Friday, November 24, 2006

Google Law...err...Google and...err...Laws

There is this post on the Google Blog that talks about giving more control to news organizations. The poster, Mr. Nathan Stoll, says that "they want greater control and visibility into the process by which their content gets included in Google News." We should acknowledge the fact that Mr. Stoll does an excellent job of avoiding the pitfall of ending such a sentence with a preposition. Yay for someone who follows the rules of grammar in this day and age when we don't even teach grammar anymore. But I digress.

It was interesting to read this post only to find an article in the Chicago Tribune about Google settling its copyright dispute with Belgium media groups. How curious Google is settling a case on one side of the world while proclaiming, on the other side of the world, to give the ability to control content served up on Google News. And if the robots.txt file is the simple solution, why does information that Google crawlers are not supposed to search, per the robots.txt file, appear in search results? An error in the robots.txt file? Or do Google crawlers just crawl everywhere first and later sift out the information it isn't supposed to find? After all, it does take more than five minutes for something to drop out of search listings, right?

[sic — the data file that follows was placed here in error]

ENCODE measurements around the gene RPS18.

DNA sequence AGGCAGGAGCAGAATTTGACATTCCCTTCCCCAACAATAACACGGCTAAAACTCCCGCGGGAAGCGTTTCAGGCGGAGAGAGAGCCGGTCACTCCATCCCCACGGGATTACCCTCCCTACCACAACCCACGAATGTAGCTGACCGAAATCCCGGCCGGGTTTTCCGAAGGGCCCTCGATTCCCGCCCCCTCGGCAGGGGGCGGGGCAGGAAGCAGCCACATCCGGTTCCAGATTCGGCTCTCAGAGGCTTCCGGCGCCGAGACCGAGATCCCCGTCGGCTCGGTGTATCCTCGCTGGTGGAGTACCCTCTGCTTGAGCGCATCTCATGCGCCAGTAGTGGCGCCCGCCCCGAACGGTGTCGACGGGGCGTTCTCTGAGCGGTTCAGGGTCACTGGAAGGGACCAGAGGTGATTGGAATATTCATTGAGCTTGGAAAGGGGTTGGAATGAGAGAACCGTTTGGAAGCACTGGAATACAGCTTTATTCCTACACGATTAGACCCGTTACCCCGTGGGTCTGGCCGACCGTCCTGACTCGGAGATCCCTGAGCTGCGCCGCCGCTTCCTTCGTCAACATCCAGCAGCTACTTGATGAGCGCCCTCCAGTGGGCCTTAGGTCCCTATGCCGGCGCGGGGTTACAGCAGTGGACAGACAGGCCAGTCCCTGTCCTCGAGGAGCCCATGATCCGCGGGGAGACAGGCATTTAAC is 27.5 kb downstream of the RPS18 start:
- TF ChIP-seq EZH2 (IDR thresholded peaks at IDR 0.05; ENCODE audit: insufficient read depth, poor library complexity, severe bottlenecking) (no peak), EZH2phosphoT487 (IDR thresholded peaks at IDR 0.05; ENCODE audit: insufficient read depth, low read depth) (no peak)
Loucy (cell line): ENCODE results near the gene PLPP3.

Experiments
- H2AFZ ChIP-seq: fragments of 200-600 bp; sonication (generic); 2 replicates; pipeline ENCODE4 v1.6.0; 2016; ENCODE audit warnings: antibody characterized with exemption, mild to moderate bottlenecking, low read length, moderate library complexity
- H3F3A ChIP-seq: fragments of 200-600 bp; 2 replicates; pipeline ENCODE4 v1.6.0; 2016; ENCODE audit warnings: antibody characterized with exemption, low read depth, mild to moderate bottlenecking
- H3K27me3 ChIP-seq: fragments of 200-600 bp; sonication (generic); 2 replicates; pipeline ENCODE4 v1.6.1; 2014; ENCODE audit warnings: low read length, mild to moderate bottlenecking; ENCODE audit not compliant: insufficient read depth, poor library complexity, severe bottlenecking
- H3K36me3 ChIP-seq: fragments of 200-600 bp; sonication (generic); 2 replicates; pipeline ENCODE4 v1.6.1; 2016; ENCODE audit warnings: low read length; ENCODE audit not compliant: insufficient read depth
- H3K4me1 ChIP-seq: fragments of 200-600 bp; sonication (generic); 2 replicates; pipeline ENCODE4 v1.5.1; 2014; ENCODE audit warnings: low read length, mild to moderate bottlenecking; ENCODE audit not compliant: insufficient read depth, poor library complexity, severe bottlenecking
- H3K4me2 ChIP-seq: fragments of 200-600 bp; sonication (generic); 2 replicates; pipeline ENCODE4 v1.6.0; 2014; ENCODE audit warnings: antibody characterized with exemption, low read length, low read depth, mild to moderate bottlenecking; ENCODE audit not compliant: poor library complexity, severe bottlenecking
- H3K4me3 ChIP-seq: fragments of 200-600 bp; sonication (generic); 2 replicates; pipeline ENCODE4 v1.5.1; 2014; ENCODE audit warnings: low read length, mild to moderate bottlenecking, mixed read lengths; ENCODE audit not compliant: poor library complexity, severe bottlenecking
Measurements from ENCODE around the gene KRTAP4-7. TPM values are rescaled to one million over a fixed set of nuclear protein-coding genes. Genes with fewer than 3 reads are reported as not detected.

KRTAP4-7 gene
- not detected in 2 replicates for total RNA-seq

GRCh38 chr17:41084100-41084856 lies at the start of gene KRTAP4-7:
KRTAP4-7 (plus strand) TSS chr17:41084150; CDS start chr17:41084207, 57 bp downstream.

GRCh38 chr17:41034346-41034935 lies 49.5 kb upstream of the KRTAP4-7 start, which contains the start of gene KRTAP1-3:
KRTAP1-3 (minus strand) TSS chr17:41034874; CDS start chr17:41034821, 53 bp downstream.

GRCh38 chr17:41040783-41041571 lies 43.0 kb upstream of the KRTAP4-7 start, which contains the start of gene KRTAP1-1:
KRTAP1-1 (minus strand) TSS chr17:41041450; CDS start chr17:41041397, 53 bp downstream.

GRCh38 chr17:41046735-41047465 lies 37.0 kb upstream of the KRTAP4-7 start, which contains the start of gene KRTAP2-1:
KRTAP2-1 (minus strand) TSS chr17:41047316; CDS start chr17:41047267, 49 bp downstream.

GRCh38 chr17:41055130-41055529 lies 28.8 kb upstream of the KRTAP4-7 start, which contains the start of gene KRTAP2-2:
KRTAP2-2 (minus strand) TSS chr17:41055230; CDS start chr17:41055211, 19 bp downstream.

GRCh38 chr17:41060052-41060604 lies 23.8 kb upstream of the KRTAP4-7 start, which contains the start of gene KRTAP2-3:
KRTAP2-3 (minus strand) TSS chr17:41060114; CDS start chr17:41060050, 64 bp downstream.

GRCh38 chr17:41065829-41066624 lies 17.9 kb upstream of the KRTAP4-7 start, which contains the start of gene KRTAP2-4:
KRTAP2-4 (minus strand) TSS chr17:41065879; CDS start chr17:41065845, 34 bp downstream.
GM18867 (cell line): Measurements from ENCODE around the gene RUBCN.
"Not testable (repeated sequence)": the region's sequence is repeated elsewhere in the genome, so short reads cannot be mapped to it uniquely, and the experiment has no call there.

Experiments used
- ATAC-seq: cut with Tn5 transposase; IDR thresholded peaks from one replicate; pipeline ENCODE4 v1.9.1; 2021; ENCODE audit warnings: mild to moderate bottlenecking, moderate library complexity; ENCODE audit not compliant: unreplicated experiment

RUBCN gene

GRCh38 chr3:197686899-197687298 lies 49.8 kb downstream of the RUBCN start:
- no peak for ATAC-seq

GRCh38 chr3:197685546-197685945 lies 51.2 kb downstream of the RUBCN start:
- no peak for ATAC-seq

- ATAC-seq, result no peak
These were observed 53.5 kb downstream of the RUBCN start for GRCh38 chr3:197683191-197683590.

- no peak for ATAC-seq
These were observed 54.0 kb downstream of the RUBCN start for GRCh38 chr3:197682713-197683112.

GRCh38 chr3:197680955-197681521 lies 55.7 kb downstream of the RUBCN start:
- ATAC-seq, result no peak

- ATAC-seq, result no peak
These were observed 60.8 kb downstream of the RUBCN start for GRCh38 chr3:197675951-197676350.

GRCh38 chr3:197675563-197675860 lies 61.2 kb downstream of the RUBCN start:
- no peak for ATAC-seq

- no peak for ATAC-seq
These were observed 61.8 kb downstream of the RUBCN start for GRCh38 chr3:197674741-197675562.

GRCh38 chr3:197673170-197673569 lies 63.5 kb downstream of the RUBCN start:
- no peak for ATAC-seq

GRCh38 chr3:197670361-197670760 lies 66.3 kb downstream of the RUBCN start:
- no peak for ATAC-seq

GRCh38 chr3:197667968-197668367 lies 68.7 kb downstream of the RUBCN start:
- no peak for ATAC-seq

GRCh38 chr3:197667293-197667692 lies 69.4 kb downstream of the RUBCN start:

And then there is this whole settling business. The Google way seems to be not to go to court. Google settles. One could argue that Google pushes the boundaries until it gets a slap on the wrist and then pays the punisher a handsome sum to stop. Sounds a little bit like a bribe, doesn't it? A backhanded way of striking a deal, as it were. And deals will be struck, especially with the acquisition of YouTube. YouTube was wise to start some before it got acquired, but it probably won't be enough. Many believe lawsuits will come out of the woodwork now that YouTube has the deep pockets of Google, and Google seems quite weary of that fact as well.

So what does all this settling do, really, in the end? Cases don't go to court. Law isn't set, except the law of how much Google is willing to pay and how often. At some point the law of averages needs to kick in, and it will be a drain on Google resources to keep fighting legal battles on so many fronts. Google News. Google Books. Google Book Search. Google Video.

And how will a Democratic Congress impact Google and the Internet industry. Will a Democratic Congress put Net Neutrality back on the table?

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